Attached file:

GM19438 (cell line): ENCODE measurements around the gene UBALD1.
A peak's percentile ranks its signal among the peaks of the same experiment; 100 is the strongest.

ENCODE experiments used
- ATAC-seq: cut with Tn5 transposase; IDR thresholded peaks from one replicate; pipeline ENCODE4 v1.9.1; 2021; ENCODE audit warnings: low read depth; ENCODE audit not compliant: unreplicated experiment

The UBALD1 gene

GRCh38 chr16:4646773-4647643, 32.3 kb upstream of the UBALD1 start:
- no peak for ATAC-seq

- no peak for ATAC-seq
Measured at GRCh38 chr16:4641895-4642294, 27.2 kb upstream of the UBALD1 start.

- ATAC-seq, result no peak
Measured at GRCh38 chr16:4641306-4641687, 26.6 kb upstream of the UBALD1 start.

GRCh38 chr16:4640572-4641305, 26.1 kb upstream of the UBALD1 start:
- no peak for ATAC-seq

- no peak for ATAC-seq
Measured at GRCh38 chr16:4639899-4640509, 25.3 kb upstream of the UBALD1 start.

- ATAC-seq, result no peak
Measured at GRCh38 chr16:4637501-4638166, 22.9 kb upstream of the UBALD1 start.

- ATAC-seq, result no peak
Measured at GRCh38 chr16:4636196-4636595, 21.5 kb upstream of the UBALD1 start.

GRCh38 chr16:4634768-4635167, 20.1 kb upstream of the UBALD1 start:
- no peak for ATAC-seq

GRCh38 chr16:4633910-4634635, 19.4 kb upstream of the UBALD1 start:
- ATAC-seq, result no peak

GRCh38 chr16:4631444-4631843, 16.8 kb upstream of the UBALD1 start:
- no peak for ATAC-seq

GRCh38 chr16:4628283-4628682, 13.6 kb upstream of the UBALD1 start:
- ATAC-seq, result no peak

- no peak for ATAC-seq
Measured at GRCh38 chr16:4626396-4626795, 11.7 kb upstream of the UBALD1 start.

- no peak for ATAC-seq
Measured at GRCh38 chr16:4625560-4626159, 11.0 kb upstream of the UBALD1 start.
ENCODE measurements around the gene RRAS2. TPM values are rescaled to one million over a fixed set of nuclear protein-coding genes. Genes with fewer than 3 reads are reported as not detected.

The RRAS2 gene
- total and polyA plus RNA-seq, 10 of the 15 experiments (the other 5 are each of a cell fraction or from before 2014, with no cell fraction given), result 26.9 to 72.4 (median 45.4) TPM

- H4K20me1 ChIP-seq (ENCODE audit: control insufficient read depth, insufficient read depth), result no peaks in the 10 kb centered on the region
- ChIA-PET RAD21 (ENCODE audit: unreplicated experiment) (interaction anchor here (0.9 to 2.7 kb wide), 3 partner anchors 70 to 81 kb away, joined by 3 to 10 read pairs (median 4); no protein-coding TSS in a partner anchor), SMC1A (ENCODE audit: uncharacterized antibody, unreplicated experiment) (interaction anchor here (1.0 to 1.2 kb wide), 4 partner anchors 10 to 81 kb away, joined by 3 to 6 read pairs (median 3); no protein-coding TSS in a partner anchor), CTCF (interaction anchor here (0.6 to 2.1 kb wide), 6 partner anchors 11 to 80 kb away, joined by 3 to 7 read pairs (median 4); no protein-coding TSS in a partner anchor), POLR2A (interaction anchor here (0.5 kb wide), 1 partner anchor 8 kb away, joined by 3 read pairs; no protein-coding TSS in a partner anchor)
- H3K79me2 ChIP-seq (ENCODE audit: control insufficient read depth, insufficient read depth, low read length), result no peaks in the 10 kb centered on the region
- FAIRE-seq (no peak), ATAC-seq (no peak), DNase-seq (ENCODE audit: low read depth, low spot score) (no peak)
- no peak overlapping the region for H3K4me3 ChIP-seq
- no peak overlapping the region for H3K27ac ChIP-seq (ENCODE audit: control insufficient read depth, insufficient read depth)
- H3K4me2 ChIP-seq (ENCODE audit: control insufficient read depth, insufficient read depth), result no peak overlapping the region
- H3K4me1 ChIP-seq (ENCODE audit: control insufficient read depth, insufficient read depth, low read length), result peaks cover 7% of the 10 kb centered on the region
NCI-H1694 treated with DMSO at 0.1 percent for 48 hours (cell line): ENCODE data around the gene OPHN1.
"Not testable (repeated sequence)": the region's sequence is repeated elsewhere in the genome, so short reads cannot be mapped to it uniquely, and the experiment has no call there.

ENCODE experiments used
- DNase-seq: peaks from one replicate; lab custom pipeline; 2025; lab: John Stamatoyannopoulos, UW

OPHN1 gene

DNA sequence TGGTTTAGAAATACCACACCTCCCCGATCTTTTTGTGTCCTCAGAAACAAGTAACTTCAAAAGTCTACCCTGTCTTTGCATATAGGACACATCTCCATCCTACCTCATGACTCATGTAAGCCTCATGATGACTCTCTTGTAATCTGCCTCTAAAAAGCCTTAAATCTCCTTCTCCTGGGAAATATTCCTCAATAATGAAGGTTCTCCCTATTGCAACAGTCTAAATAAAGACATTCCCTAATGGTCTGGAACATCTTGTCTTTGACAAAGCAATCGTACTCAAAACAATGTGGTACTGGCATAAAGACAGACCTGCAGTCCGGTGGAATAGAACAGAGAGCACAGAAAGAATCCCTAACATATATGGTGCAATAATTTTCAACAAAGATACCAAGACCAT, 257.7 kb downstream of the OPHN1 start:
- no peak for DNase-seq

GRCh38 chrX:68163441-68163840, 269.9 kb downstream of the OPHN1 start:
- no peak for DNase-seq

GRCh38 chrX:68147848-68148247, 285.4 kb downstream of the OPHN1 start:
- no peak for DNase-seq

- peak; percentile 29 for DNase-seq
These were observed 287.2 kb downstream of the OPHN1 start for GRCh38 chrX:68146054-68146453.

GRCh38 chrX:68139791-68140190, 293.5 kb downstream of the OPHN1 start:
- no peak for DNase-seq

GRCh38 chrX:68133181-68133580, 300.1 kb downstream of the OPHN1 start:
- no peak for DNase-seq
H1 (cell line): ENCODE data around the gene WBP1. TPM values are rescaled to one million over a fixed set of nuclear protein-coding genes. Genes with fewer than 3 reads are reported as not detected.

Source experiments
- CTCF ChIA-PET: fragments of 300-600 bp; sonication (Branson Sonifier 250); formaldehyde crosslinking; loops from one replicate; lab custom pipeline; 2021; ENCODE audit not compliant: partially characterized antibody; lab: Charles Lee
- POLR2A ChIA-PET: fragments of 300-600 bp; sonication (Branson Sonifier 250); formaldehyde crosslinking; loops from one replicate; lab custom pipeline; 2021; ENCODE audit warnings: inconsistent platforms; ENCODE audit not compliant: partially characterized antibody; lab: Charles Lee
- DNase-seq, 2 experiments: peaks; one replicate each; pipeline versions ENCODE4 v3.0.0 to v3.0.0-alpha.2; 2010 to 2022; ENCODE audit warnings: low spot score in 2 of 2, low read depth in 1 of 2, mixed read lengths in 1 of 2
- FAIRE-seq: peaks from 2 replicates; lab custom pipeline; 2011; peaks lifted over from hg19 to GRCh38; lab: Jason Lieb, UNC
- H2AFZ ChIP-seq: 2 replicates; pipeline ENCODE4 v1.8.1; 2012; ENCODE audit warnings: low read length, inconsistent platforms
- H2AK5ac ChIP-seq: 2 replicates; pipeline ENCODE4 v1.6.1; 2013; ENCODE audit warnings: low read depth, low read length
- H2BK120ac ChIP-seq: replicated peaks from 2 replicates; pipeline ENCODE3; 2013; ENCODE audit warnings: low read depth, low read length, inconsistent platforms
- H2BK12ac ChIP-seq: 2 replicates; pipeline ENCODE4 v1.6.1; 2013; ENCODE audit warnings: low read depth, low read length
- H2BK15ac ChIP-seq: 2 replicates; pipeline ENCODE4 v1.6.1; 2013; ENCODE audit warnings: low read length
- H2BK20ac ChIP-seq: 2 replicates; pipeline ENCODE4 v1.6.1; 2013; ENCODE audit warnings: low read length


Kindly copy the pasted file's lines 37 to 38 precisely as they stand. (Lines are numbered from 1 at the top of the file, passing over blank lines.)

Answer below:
- H3K79me2 ChIP-seq (ENCODE audit: control insufficient read depth, insufficient read depth, low read length), result no peaks in the 10 kb centered on the region
- FAIRE-seq (no peak), ATAC-seq (no peak), DNase-seq (ENCODE audit: low read depth, low spot score) (no peak)